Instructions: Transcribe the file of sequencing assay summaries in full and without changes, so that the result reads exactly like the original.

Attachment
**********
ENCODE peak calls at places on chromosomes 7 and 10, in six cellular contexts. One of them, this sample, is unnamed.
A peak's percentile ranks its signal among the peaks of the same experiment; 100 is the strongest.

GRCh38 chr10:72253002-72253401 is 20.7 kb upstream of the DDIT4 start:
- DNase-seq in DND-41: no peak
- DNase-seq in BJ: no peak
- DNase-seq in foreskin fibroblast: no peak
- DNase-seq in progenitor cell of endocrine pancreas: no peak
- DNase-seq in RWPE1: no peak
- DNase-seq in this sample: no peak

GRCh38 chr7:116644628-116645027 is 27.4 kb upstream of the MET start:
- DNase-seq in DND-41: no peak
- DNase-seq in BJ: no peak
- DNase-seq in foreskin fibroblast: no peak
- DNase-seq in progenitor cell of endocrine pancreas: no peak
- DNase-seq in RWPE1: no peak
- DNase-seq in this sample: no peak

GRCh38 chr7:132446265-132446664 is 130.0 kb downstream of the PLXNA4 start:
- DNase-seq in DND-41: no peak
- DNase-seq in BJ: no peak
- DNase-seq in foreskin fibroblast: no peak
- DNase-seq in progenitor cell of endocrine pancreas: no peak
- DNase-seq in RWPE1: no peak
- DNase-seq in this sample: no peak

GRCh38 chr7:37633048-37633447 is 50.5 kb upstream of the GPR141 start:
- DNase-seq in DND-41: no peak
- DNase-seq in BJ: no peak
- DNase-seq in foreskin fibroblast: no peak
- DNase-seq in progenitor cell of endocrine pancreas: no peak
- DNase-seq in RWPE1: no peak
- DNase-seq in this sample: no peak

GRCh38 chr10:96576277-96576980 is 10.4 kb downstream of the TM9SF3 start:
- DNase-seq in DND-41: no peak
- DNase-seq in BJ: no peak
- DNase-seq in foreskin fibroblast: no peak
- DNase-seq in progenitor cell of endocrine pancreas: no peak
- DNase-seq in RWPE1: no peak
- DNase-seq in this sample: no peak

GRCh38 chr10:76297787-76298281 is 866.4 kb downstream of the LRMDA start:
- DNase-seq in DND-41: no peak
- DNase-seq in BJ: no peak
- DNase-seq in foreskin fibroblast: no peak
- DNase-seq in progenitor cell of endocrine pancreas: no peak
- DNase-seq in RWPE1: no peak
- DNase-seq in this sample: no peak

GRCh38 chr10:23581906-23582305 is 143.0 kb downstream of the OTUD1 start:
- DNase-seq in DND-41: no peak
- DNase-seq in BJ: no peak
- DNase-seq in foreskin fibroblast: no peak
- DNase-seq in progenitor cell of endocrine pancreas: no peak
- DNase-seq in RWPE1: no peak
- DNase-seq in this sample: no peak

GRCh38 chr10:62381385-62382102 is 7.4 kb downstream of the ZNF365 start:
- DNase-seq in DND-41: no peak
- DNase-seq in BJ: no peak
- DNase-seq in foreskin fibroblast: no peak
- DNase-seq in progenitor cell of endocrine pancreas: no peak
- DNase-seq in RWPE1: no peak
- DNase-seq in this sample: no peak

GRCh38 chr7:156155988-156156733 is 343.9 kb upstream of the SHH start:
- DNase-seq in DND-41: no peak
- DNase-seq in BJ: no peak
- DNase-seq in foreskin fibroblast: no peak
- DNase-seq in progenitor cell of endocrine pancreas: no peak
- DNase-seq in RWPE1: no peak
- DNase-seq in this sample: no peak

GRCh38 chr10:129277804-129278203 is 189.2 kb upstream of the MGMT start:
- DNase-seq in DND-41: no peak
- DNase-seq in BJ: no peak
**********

ENCODE peak calls at places on chromosomes 7 and 10, in six cellular contexts. One of them, this sample, is unnamed.
A peak's percentile ranks its signal among the peaks of the same experiment; 100 is the strongest.

GRCh38 chr10:72253002-72253401 is 20.7 kb upstream of the DDIT4 start:
- DNase-seq in DND-41: no peak
- DNase-seq in BJ: no peak
- DNase-seq in foreskin fibroblast: no peak
- DNase-seq in progenitor cell of endocrine pancreas: no peak
- DNase-seq in RWPE1: no peak
- DNase-seq in this sample: no peak

GRCh38 chr7:116644628-116645027 is 27.4 kb upstream of the MET start:
- DNase-seq in DND-41: no peak
- DNase-seq in BJ: no peak
- DNase-seq in foreskin fibroblast: no peak
- DNase-seq in progenitor cell of endocrine pancreas: no peak
- DNase-seq in RWPE1: no peak
- DNase-seq in this sample: no peak

GRCh38 chr7:132446265-132446664 is 130.0 kb downstream of the PLXNA4 start:
- DNase-seq in DND-41: no peak
- DNase-seq in BJ: no peak
- DNase-seq in foreskin fibroblast: no peak
- DNase-seq in progenitor cell of endocrine pancreas: no peak
- DNase-seq in RWPE1: no peak
- DNase-seq in this sample: no peak

GRCh38 chr7:37633048-37633447 is 50.5 kb upstream of the GPR141 start:
- DNase-seq in DND-41: no peak
- DNase-seq in BJ: no peak
- DNase-seq in foreskin fibroblast: no peak
- DNase-seq in progenitor cell of endocrine pancreas: no peak
- DNase-seq in RWPE1: no peak
- DNase-seq in this sample: no peak

GRCh38 chr10:96576277-96576980 is 10.4 kb downstream of the TM9SF3 start:
- DNase-seq in DND-41: no peak
- DNase-seq in BJ: no peak
- DNase-seq in foreskin fibroblast: no peak
- DNase-seq in progenitor cell of endocrine pancreas: no peak
- DNase-seq in RWPE1: no peak
- DNase-seq in this sample: no peak

GRCh38 chr10:76297787-76298281 is 866.4 kb downstream of the LRMDA start:
- DNase-seq in DND-41: no peak
- DNase-seq in BJ: no peak
- DNase-seq in foreskin fibroblast: no peak
- DNase-seq in progenitor cell of endocrine pancreas: no peak
- DNase-seq in RWPE1: no peak
- DNase-seq in this sample: no peak

GRCh38 chr10:23581906-23582305 is 143.0 kb downstream of the OTUD1 start:
- DNase-seq in DND-41: no peak
- DNase-seq in BJ: no peak
- DNase-seq in foreskin fibroblast: no peak
- DNase-seq in progenitor cell of endocrine pancreas: no peak
- DNase-seq in RWPE1: no peak
- DNase-seq in this sample: no peak

GRCh38 chr10:62381385-62382102 is 7.4 kb downstream of the ZNF365 start:
- DNase-seq in DND-41: no peak
- DNase-seq in BJ: no peak
- DNase-seq in foreskin fibroblast: no peak
- DNase-seq in progenitor cell of endocrine pancreas: no peak
- DNase-seq in RWPE1: no peak
- DNase-seq in this sample: no peak

GRCh38 chr7:156155988-156156733 is 343.9 kb upstream of the SHH start:
- DNase-seq in DND-41: no peak
- DNase-seq in BJ: no peak
- DNase-seq in foreskin fibroblast: no peak
- DNase-seq in progenitor cell of endocrine pancreas: no peak
- DNase-seq in RWPE1: no peak
- DNase-seq in this sample: no peak

GRCh38 chr10:129277804-129278203 is 189.2 kb upstream of the MGMT start:
- DNase-seq in DND-41: no peak
- DNase-seq in BJ: no peak